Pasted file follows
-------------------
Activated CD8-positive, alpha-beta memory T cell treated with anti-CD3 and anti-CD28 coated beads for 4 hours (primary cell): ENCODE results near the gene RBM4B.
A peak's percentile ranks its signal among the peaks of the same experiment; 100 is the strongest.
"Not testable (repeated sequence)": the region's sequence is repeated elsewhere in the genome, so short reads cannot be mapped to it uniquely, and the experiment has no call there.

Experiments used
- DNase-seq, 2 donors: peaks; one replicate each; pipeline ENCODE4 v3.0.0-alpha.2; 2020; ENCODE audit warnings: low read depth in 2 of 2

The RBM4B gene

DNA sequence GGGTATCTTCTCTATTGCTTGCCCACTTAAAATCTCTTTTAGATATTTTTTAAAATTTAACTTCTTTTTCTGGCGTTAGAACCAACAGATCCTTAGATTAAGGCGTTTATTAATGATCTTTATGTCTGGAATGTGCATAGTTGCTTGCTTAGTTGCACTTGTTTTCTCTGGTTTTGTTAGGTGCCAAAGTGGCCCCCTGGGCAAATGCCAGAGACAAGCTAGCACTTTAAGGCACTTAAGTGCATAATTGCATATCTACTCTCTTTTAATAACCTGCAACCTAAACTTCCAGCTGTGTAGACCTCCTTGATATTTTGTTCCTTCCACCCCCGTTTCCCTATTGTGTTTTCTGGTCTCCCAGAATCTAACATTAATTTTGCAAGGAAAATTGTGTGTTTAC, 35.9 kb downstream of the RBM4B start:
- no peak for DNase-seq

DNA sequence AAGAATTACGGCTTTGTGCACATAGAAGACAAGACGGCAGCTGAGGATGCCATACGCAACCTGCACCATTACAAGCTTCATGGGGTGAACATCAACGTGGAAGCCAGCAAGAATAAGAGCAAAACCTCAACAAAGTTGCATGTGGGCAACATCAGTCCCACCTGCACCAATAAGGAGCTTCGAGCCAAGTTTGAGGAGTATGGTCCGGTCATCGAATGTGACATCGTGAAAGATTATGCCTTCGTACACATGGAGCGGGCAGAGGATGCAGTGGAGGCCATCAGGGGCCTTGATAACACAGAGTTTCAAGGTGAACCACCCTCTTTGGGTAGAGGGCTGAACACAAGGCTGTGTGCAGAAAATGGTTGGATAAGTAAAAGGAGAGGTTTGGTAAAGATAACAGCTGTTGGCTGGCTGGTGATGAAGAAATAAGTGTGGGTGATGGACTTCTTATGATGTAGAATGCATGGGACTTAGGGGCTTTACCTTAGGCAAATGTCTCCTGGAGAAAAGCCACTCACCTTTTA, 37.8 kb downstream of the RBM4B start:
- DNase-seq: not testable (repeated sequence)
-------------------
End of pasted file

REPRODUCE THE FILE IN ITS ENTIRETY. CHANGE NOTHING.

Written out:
Activated CD8-positive, alpha-beta memory T cell treated with anti-CD3 and anti-CD28 coated beads for 4 hours (primary cell): ENCODE results near the gene RBM4B.
A peak's percentile ranks its signal among the peaks of the same experiment; 100 is the strongest.
"Not testable (repeated sequence)": the region's sequence is repeated elsewhere in the genome, so short reads cannot be mapped to it uniquely, and the experiment has no call there.

Experiments used
- DNase-seq, 2 donors: peaks; one replicate each; pipeline ENCODE4 v3.0.0-alpha.2; 2020; ENCODE audit warnings: low read depth in 2 of 2

The RBM4B gene

DNA sequence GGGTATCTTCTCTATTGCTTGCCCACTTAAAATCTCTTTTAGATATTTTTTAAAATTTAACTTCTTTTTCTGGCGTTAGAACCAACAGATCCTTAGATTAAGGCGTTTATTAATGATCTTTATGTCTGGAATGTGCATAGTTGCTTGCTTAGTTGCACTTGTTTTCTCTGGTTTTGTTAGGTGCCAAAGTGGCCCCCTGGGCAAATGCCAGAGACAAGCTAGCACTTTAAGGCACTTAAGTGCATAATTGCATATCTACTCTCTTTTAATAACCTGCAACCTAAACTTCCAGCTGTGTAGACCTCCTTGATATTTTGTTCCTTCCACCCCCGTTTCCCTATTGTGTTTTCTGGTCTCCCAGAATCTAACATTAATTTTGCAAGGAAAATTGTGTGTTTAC, 35.9 kb downstream of the RBM4B start:
- no peak for DNase-seq

DNA sequence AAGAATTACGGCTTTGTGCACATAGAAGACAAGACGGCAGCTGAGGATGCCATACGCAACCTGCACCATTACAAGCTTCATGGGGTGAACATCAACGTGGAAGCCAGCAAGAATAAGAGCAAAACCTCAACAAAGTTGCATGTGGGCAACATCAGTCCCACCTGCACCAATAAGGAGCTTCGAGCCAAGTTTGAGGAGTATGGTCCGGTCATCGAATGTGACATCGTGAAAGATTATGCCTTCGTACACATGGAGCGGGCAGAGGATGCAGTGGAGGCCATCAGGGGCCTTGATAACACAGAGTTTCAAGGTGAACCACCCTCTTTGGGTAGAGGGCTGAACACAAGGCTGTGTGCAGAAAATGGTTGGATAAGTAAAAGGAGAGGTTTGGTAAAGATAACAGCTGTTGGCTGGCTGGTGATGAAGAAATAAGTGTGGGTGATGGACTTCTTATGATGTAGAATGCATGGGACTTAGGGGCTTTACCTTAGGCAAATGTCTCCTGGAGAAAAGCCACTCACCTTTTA, 37.8 kb downstream of the RBM4B start:
- DNase-seq: not testable (repeated sequence)